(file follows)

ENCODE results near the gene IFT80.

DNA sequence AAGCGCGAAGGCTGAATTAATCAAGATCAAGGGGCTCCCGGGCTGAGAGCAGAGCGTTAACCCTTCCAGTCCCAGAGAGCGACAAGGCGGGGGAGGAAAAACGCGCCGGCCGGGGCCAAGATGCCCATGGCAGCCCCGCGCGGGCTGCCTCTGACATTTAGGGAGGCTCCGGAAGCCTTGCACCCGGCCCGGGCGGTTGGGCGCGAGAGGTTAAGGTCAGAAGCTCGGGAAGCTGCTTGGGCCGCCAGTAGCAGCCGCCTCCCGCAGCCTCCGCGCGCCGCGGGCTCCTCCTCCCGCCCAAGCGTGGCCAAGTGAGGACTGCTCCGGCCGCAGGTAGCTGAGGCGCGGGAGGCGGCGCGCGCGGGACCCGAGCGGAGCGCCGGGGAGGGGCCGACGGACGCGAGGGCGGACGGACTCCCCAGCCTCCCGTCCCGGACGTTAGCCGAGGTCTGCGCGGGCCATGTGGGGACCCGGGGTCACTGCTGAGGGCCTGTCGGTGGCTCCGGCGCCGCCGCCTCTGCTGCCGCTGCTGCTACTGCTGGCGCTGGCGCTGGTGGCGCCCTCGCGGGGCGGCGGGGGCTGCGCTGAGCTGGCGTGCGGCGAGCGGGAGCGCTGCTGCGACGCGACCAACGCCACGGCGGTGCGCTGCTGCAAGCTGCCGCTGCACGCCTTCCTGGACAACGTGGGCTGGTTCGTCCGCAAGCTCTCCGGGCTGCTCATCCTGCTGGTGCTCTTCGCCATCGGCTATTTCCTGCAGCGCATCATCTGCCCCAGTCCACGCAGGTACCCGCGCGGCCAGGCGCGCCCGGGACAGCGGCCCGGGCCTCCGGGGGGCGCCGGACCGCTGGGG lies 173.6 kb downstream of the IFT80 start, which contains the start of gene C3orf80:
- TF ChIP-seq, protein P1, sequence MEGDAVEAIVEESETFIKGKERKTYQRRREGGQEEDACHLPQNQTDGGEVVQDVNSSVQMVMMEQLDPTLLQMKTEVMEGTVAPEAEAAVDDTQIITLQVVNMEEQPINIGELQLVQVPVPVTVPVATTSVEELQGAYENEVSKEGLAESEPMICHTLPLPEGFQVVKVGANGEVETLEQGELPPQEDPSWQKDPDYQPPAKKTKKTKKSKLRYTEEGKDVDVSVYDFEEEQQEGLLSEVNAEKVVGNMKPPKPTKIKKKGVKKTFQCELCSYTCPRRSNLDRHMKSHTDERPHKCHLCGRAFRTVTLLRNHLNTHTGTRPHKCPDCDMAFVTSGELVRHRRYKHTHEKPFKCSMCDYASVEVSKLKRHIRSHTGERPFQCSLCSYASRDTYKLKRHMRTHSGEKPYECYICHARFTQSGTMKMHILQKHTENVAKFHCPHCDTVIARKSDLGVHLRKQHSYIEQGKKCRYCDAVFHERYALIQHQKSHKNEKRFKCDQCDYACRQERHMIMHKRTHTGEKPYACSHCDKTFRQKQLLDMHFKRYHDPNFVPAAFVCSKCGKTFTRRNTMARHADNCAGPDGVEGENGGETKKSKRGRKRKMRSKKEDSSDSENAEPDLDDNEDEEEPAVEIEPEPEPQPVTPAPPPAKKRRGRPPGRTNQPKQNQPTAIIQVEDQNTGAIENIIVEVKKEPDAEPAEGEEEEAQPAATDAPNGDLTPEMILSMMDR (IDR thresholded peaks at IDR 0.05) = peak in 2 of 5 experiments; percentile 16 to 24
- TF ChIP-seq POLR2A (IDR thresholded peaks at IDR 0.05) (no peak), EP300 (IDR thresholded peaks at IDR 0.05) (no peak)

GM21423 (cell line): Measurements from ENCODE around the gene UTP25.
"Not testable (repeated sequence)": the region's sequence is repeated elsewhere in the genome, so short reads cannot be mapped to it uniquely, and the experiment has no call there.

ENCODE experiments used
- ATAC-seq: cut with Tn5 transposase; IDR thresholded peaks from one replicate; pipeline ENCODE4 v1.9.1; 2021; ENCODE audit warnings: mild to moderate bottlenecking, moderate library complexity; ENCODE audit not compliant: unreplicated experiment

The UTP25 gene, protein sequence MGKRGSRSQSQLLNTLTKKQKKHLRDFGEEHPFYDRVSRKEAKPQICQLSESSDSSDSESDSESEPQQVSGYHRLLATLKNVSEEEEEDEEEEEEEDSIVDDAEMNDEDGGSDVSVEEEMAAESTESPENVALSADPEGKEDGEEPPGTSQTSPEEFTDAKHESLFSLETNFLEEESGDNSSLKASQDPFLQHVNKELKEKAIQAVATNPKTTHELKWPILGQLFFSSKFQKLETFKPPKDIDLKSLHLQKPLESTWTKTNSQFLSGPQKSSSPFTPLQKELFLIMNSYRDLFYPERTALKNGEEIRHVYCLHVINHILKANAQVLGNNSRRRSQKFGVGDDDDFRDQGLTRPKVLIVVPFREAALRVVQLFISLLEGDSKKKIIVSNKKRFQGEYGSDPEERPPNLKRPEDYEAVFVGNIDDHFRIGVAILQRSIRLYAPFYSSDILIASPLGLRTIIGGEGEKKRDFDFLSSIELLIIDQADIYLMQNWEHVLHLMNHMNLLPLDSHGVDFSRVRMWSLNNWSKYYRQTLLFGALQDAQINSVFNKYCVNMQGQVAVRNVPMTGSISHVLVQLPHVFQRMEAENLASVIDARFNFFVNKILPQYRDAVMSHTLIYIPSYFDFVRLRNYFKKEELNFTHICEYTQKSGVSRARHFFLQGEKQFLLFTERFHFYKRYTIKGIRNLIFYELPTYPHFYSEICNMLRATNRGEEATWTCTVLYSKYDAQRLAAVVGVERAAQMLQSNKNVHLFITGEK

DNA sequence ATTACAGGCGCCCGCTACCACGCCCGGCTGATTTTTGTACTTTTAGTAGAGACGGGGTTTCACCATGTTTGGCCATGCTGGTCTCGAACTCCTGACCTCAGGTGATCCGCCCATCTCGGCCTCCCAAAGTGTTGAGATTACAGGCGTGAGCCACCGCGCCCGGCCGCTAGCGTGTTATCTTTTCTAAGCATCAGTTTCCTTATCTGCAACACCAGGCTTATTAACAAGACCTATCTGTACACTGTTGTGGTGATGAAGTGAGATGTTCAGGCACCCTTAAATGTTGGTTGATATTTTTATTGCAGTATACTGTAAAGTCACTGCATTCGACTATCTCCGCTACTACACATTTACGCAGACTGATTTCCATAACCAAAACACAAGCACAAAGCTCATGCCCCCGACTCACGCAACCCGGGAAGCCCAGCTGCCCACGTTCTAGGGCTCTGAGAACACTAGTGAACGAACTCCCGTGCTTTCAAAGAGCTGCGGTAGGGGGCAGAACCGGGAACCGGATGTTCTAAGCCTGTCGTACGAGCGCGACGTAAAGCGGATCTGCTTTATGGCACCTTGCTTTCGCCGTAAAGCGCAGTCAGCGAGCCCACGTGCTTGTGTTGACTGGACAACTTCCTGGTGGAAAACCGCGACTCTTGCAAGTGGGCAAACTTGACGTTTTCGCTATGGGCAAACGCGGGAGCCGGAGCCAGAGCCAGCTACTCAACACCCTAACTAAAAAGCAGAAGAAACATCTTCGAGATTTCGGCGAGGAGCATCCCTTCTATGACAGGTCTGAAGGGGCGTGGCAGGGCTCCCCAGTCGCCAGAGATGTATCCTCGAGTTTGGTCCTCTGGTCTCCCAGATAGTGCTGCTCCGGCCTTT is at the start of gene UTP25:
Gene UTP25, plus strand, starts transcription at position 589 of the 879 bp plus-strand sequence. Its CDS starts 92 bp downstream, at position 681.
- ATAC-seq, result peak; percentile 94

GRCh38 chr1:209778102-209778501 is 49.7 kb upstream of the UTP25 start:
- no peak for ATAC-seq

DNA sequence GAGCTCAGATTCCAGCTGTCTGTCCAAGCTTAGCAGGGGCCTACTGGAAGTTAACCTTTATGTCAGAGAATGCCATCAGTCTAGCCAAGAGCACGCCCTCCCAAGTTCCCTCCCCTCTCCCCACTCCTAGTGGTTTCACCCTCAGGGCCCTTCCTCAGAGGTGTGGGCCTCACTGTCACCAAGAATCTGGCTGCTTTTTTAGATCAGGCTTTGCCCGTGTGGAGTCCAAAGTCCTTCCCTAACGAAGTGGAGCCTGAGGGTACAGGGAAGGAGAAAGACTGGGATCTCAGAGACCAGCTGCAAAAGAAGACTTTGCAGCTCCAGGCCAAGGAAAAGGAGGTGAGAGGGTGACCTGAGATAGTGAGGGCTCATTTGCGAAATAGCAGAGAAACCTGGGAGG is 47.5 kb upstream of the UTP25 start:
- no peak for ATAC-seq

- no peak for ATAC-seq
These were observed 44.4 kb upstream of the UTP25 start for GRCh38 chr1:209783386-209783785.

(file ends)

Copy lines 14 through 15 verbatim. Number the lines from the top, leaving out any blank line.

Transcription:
- no peak for ATAC-seq

DNA sequence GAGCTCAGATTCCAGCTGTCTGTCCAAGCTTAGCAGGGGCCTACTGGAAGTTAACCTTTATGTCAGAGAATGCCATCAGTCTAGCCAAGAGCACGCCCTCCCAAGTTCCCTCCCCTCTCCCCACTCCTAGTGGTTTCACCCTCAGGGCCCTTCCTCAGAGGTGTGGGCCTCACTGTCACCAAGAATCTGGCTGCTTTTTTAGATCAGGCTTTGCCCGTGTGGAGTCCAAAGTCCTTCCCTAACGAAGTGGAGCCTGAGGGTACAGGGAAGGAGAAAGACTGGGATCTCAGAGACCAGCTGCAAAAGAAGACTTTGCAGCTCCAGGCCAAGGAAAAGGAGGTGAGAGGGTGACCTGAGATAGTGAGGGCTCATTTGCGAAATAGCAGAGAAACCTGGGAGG is 47.5 kb upstream of the UTP25 start: